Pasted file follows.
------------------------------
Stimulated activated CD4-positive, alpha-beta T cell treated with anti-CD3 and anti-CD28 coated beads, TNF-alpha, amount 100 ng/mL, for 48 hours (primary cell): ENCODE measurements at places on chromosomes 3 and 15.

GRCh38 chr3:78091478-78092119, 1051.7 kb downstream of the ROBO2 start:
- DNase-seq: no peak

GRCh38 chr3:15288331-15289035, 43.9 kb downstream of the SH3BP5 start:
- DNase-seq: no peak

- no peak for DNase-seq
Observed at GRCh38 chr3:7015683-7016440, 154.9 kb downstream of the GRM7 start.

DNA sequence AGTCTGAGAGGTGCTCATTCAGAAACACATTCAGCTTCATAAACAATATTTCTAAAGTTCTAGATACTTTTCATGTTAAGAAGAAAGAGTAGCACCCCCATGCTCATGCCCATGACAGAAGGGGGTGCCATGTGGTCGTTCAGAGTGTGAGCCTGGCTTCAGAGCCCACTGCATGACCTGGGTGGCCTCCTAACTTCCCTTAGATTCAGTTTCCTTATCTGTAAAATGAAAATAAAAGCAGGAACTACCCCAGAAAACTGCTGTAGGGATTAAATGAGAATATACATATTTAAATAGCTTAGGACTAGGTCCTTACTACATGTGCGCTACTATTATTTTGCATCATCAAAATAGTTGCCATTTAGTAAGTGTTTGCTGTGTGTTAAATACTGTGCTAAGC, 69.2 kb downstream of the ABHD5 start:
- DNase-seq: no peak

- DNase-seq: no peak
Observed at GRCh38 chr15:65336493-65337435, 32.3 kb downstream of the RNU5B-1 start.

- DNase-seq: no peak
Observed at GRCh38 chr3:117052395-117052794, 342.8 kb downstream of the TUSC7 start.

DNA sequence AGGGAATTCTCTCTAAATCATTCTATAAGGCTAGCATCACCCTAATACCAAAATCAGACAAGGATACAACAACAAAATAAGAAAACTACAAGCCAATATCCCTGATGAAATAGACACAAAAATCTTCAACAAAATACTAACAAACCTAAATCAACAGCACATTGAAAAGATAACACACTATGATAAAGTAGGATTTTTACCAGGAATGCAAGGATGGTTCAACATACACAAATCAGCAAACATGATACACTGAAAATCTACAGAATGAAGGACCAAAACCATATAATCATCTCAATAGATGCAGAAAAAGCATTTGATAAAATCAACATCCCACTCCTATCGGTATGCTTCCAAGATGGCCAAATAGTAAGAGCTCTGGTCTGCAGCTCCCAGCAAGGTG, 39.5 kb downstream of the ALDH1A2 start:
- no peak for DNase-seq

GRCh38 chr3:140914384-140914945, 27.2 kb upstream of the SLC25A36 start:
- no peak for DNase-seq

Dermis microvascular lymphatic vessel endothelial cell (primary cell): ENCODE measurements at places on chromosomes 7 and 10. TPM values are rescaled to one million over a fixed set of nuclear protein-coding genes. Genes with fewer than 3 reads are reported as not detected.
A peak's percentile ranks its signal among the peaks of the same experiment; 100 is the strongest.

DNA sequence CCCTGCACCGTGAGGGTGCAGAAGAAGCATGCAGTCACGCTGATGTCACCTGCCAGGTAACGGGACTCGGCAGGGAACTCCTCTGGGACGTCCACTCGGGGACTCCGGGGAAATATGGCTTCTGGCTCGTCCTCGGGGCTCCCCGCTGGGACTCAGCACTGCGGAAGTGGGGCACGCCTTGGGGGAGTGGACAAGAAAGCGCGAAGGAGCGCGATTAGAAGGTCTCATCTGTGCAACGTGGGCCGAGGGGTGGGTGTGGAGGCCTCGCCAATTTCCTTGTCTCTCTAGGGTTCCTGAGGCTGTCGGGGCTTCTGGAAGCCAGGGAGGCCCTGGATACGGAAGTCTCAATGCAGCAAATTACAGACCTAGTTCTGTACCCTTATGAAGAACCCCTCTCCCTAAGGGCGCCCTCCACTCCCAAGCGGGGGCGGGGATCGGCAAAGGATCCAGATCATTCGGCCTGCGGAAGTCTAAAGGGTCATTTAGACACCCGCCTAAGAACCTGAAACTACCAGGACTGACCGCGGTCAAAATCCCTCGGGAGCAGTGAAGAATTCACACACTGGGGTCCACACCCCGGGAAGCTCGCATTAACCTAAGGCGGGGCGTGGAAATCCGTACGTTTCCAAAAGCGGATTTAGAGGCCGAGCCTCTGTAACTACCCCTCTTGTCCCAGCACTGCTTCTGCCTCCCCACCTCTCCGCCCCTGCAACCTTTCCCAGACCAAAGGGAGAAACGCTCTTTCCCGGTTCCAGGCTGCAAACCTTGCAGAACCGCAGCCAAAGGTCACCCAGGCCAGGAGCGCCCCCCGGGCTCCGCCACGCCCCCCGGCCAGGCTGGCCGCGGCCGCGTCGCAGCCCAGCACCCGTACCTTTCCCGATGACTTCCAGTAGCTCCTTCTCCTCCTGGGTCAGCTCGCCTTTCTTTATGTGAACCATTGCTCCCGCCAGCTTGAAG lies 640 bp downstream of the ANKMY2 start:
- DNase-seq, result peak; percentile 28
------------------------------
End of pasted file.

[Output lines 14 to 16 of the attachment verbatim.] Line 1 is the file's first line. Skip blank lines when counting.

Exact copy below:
DNA sequence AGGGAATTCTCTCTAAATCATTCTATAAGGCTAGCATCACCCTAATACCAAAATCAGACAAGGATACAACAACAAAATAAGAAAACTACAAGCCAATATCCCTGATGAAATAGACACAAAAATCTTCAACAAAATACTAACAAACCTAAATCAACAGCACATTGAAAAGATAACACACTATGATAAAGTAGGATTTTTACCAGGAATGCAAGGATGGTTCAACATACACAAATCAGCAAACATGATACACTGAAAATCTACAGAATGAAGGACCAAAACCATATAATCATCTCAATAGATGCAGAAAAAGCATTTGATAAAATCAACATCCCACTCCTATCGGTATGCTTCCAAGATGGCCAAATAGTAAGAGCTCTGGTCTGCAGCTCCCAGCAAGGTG, 39.5 kb downstream of the ALDH1A2 start:
- no peak for DNase-seq

GRCh38 chr3:140914384-140914945, 27.2 kb upstream of the SLC25A36 start: